At the national level by 2040, PES and HAB would enhance erosion mitigation ecosystem services while SPS and COMBI reduce these services (by 3.3%, 16.7%, 12.5% and 4%, respectively), due to different shares of cropland and grassland. Impacts, however, are spatially heterogenous. Even in the PES scenario, some Departments would experience a reduction in erosion mitigation services. All scenarios would result in increased carbon storage, with the HAB and PES+SPSe scenarios showing the greatest increase (7.2% and 6.8%, respectively). Overall, all scenarios except SPS would increase water purification ecosystem services with HAB outperforming others in terms of increases in both nitrogen and phosphorus retention (29.4% and 18.8%, respectively). Relative to business-as-usual, all scenarios would result in greater evapotranspiration, benefitting Colombia’s hydrological systems. This would result in less water runoff, thus reducing the impacts of floods, while maintaining better water quality and more water for dry-season flows. Compared to the BASE, improvements to water regulation in other scenarios would range from 0.6% in SPS, to 6.4% in the PES scenario.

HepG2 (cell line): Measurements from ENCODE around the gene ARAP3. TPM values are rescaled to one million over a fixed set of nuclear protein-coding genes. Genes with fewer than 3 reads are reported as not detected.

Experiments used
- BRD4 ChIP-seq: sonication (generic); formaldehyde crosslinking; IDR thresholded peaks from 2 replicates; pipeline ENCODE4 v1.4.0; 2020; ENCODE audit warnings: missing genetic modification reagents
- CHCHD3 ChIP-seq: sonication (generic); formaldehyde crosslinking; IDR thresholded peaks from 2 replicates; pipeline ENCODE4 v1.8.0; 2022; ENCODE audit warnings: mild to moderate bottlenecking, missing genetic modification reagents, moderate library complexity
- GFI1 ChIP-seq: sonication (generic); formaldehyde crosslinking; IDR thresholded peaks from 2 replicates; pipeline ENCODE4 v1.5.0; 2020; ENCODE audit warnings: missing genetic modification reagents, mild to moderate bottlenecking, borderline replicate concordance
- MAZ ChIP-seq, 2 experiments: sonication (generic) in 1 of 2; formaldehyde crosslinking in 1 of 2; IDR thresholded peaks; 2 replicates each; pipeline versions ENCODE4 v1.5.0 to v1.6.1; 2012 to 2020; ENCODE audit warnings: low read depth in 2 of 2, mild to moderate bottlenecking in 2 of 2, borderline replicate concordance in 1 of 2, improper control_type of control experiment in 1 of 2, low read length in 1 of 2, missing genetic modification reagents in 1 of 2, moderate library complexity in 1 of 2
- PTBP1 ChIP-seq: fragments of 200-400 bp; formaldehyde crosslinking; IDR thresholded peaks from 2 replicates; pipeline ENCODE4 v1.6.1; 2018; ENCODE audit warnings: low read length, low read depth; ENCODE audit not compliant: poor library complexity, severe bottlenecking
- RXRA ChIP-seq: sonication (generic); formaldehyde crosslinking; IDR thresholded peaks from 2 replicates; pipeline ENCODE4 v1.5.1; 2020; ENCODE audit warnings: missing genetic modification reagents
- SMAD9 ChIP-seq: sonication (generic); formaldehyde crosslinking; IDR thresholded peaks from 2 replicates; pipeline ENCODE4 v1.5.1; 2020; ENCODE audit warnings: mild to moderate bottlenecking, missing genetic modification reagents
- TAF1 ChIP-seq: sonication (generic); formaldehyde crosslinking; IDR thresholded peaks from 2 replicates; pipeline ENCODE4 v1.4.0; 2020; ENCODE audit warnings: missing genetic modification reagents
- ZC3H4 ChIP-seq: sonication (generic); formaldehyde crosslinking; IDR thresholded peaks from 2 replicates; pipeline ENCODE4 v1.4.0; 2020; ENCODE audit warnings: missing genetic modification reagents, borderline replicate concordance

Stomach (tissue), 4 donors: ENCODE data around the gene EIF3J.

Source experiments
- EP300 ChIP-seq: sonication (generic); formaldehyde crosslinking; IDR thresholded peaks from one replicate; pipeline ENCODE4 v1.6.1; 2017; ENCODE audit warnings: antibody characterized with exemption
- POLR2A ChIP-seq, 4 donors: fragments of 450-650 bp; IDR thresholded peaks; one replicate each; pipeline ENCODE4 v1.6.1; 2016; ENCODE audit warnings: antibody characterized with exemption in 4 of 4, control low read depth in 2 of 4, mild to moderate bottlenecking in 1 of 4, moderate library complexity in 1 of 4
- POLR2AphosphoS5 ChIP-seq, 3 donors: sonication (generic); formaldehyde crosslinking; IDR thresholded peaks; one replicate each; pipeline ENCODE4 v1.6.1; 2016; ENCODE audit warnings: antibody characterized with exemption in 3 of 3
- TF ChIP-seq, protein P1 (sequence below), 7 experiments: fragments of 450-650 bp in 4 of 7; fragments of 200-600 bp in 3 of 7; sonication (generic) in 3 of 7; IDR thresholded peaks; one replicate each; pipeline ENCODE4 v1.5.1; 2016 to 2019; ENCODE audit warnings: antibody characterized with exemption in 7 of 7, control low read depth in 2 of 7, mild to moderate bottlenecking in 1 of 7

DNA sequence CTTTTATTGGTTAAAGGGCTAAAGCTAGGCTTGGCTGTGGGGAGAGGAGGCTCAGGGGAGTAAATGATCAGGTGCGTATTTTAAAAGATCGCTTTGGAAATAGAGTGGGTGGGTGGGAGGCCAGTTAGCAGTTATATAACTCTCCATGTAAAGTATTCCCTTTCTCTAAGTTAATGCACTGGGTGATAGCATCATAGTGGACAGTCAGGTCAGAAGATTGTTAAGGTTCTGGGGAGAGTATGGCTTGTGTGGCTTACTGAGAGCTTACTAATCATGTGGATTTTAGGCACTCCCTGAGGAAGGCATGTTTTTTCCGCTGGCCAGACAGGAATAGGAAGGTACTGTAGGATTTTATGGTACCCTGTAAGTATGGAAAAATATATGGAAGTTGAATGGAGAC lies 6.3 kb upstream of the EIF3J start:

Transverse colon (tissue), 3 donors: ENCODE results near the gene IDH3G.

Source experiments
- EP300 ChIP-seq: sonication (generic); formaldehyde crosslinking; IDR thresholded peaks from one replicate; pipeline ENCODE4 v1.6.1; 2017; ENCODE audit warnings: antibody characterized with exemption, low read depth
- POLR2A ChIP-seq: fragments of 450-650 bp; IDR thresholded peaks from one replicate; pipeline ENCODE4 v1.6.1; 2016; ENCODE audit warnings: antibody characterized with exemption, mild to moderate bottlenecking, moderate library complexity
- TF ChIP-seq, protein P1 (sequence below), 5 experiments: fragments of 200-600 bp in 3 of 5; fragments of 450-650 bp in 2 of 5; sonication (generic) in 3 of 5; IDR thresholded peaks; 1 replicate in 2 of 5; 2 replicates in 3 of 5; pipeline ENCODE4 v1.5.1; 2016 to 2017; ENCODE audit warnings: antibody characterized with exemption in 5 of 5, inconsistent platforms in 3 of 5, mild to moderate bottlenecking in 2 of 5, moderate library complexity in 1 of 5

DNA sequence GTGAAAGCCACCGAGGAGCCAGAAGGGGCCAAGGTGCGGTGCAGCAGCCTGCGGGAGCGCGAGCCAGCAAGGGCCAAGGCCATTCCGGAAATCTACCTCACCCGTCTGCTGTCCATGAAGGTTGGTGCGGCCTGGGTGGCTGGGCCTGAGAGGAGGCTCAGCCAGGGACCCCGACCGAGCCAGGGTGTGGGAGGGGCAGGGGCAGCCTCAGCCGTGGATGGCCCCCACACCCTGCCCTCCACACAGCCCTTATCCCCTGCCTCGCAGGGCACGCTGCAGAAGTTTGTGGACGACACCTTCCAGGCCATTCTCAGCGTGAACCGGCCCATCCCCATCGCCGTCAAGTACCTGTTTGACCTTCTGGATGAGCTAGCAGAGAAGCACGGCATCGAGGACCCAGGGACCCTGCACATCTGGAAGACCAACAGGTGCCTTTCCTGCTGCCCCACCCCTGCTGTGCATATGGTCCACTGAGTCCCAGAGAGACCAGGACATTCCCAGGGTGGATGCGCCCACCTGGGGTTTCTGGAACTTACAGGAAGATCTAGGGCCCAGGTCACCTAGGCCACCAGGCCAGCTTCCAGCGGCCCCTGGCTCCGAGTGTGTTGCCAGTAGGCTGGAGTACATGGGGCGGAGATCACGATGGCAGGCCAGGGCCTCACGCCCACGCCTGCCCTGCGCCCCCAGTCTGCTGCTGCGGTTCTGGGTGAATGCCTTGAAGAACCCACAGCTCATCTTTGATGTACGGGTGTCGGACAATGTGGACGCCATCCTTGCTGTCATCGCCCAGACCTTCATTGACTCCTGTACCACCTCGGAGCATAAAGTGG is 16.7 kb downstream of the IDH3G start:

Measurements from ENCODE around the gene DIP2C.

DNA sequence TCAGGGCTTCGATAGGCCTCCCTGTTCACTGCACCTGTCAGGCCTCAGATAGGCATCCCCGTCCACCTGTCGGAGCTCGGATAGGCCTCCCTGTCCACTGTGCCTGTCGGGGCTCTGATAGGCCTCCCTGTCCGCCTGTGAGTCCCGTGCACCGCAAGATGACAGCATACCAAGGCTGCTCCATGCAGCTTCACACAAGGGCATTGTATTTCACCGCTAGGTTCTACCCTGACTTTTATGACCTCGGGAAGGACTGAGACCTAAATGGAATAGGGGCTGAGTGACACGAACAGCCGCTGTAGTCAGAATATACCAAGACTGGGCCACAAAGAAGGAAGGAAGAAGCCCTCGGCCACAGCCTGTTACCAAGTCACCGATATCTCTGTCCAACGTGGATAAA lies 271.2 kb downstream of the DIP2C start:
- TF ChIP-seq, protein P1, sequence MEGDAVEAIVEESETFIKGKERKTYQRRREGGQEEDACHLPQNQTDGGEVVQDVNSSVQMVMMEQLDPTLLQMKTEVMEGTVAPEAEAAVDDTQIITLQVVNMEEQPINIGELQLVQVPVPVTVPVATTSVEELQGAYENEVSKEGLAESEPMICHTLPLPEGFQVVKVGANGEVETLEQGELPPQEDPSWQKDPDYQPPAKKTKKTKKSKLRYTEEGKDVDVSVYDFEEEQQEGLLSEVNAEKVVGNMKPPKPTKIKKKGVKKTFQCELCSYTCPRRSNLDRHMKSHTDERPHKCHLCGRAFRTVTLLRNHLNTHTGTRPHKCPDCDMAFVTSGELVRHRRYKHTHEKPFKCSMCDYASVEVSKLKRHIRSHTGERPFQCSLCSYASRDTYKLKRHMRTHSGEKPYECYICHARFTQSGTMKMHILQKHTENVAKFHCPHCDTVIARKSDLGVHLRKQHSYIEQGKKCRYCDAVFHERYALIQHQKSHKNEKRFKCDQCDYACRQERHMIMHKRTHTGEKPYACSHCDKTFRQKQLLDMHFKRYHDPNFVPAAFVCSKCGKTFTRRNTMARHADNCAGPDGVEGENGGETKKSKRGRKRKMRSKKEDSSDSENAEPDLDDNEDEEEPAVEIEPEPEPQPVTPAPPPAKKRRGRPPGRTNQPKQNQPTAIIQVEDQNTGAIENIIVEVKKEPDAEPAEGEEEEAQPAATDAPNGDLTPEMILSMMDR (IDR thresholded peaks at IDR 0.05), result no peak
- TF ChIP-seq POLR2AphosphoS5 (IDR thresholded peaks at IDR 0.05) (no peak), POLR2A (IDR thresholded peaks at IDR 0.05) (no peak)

The economic impact of policy implementation varied with the inclusion of ecosystem service values. When ecosystem service values are not included, the PES scenario would generate competition for crop and livestock land and would result in a US$262 million decline in GDP. With the importance of agriculture to the incomes of many rural households, household consumption would contract by US$188 million; despite the policy’s positive impact on natural capital, the decline in income and savings would push wealth downward by US$325 million. The implementation of SPS on the other hand would have a strong positive impact on GDP (US$694 million) and wealth (US$125 million). These gains are driven by the enhanced productivity of sustainable silvopastoral systems. When comparing the impact of SPS on GDP when ecosystem services values are included, positive economic returns to SPS would be over- estimated by US$53 million, due to the uncounted effects of worsening soil erosion.